You'd think Android tablets are the hottest gadgets on the planet right now, given the huge number of different models out there, all competing to be your next, non-essential, luxury item purchase.
But there's a feeling that, despite the enthusiasm of the hardware makers, not many people are actually buying Android tablets.
The most damning condemnation of Android's ability to sell tablets came from rival hardware maker Lenovo. Its European product director Andrew Barrow told the Guardian that Samsung may have only managed to sell 20,000 of the one million original 7-inch Galaxy Tabs.
If that's true, the first Galaxy Tab has a good chance of being considered one of the most catastrophic flops the tech world has ever seen.
And things don't look so rosy in the 10-inch area, either. Motorola's Xoom has also been aggressively discounted - and this from the tablet that had the kudos of being the first Android 3.0 Honeycomb unit and was waved around excitedly by Google team members at Honeycomb's launch.
The basic Wi-Fi-only Xoom launched for an enormous £479 back in mid-April - you can now pick it up for £329 five months later.
Now, Android tablets are bound to have a shorter shelf life due to the rampant competition among hardware manufacturers and the ever-increasing spec of rival machines, but even so.
Sold more than 3.0 of them?
In terms of hard sales stats for Android tablets, the best we have so far is courtesy of data supplied by analyst Kantar Wordpanel.
In the UK, Kantar reports that Apple's iPad is unsurprisingly the dominant tablet, with nearly three-quarters of the entire market. The nearest Android competitor? Samsung's Galaxy tab series, with 5.9 per cent of UK tablet market share.
Given that Kantar says 3.6 million tablet devices have been sold in the UK so far, that would put Samsung's Android tablets on 212,000 sales so far. Which is certainly better than Lenovo's doom-mongering scenario would suggest.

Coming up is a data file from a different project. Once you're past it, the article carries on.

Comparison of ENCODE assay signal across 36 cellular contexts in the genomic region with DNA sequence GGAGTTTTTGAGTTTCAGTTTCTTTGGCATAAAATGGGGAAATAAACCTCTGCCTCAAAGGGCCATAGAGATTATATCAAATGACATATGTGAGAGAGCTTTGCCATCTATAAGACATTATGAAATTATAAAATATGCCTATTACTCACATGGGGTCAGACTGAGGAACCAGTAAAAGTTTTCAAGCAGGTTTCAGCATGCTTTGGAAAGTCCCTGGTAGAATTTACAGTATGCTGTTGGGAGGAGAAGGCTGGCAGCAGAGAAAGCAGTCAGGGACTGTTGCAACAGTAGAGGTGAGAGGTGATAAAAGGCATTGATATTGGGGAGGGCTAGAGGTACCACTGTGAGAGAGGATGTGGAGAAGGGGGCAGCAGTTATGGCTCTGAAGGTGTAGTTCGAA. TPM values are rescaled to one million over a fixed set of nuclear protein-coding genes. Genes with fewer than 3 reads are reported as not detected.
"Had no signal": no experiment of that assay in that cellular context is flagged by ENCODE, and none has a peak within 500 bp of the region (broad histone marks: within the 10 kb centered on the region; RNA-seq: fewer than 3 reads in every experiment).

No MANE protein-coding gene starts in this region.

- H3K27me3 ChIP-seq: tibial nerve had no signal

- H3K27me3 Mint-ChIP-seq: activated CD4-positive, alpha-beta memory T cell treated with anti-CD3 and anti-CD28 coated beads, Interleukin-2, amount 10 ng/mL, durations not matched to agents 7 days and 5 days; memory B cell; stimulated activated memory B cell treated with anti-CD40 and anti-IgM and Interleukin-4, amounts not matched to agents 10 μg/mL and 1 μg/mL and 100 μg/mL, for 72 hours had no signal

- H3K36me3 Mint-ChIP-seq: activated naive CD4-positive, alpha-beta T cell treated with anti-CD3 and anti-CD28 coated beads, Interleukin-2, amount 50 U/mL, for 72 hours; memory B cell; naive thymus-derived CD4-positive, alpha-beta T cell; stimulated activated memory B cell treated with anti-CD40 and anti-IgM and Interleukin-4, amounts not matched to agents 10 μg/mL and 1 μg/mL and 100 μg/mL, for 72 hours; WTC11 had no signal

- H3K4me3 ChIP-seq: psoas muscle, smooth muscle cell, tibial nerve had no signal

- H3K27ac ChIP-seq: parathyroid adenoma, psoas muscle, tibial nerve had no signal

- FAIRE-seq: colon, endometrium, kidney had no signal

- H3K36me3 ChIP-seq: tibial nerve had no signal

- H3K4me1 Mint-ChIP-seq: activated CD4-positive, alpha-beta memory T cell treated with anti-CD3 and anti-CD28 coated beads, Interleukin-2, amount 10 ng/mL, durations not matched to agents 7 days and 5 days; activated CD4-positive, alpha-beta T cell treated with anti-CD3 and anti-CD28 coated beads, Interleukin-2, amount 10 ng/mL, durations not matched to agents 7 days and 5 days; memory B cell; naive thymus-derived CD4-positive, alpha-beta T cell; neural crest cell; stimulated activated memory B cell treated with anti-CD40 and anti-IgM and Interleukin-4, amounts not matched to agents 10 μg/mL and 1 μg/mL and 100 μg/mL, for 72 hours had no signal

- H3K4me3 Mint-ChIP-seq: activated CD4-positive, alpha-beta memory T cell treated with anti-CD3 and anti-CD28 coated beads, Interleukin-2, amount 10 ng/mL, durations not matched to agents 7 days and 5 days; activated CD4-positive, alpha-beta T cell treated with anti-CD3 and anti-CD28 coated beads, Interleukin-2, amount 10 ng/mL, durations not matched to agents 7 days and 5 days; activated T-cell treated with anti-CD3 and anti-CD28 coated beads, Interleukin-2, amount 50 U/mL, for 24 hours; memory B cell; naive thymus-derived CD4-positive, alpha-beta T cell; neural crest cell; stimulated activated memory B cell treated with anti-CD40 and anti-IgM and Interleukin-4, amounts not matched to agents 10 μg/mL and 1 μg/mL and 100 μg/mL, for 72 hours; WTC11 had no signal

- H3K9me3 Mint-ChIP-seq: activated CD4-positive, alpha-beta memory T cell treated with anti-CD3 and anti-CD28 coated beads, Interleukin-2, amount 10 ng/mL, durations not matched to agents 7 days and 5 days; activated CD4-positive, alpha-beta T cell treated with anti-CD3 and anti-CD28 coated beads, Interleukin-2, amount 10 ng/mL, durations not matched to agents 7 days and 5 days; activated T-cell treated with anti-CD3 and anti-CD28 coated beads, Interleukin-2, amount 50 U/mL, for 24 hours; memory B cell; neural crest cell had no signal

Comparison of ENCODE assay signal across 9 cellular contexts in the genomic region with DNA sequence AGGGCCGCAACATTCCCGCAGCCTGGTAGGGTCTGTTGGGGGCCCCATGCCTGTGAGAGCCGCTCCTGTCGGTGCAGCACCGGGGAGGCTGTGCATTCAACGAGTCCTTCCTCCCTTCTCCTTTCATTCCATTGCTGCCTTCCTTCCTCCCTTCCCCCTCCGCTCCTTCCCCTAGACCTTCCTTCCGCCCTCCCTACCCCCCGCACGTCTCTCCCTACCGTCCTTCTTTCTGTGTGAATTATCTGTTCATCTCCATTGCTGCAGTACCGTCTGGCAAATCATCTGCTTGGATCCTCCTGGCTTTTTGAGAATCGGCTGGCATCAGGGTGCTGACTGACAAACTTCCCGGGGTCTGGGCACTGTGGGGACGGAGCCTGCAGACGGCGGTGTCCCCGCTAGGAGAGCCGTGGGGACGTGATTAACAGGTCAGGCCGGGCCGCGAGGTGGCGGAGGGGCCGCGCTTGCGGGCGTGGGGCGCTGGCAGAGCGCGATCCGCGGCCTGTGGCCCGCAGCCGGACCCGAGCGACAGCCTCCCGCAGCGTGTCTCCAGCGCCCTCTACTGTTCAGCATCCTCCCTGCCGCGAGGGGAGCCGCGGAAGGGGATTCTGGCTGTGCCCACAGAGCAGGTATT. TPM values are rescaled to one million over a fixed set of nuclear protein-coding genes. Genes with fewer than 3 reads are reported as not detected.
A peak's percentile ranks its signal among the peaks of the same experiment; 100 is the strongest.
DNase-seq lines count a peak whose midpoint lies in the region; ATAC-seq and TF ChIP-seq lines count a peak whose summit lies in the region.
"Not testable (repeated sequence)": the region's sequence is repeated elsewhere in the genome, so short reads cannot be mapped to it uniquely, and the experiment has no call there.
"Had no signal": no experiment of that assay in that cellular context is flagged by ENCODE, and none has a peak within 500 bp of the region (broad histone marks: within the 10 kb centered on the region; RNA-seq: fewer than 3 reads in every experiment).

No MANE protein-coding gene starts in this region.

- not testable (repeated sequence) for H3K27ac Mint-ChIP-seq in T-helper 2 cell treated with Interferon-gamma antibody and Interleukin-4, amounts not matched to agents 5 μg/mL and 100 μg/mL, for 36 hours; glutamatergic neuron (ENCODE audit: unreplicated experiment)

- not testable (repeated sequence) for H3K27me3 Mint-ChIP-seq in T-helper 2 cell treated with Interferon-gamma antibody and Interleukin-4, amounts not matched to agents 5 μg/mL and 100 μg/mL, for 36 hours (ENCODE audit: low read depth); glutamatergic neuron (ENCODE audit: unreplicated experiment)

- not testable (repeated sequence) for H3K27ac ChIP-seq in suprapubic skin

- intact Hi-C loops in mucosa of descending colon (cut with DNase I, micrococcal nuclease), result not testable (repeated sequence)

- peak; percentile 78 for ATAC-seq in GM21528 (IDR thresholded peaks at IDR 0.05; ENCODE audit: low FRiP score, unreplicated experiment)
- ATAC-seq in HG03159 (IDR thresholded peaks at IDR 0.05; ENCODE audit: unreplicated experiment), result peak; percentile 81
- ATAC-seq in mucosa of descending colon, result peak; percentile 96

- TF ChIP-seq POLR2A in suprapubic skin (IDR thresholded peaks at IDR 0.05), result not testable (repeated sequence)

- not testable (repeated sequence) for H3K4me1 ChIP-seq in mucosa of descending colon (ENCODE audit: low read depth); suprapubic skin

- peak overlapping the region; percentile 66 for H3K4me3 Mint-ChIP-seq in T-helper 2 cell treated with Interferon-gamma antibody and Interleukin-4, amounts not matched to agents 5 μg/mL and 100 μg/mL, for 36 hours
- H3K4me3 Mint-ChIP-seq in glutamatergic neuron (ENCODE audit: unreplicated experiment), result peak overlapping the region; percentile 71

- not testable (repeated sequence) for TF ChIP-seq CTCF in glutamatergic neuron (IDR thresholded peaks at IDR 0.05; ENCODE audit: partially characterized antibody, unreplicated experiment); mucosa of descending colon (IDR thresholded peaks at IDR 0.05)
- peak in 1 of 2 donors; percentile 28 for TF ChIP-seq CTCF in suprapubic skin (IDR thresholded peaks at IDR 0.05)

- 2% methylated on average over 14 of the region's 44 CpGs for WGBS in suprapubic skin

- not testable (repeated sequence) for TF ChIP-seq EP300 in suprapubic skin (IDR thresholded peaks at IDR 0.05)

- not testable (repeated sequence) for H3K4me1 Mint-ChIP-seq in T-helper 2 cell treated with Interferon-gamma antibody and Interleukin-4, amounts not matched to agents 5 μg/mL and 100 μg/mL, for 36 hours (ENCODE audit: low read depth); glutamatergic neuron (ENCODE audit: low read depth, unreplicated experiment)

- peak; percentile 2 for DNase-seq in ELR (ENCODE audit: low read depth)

In fact, for every bearish indicator, there are plenty of analysts that think Android can still overtake Apple in the long haul, thanks to the sheer strength and depth of the tablet team.
That dream scenario would see Apple's current 75 per cent stranglehold of the tablet market fall to 39 per cent, with Informa's crystal ball seeing the Android horde on 38 per cent of tablet devices.
This rise to parity will come via cheaper Android machines, the enormous potential of an Amazon Kindle tablet and more advanced, high-end devices to keep the hardcore users happy.
But is that really much of a victory? Apple's established a whopping great lead by selling a desirable product people love. Android, meanwhile, seems to be pinning its tablet hopes on a manufacturer taking a big enough loss on the hardware to hit the sweet spot with the masses.
It's like killing an elephant by tapping it on the head with a million spoons.
Indeed, the most recent data from IDC suggests that the initial enthusiasm for Android tablets is on the slide.
In Q2 of this year, IDC claims Android's share of tablet sales actually fell, from having 34% of tablet sales in Q1 of 2011 to 26.8% in the second quarter, thanks to increased competition from RIM's PlayBook and ever-increasing public love of iPad.
Again, for IDC, Android's future success or failure in the tablet world will come down to price. The release of "more price-competitive Android products" is required. No one's going to be making any money from selling Android tablets for quite some time.
Android 4.0 the win
So it appears Android needs to do two things in order to close the gap on iPad and actually stand a chance of achieving respectable tablet sales - create a software platform that more people aspire to own, and hope the hardware makers continue to offer ever more powerful tablets at more competitive prices.
The forthcoming Ice Cream Sandwich update should help with both. It'll smooth out the Honeycomb experience giving us a more polished OS to covet, and will also be fully open source - unlike the Honeycomb OS - allowing makers of cheaper tabs to offer buyers the full, modern tablet experience.
And as Google is being so generous in sorting out the software for free, we'd like to see the hardware makers start taking a few risks on the physical design of their Android tablets. Something that isn't a boring black slab might stand more of a chance of capturing the imagination of the overwhelmed potential tablet buyer.
Liked this? Then check out 14 best Android tablets in the world
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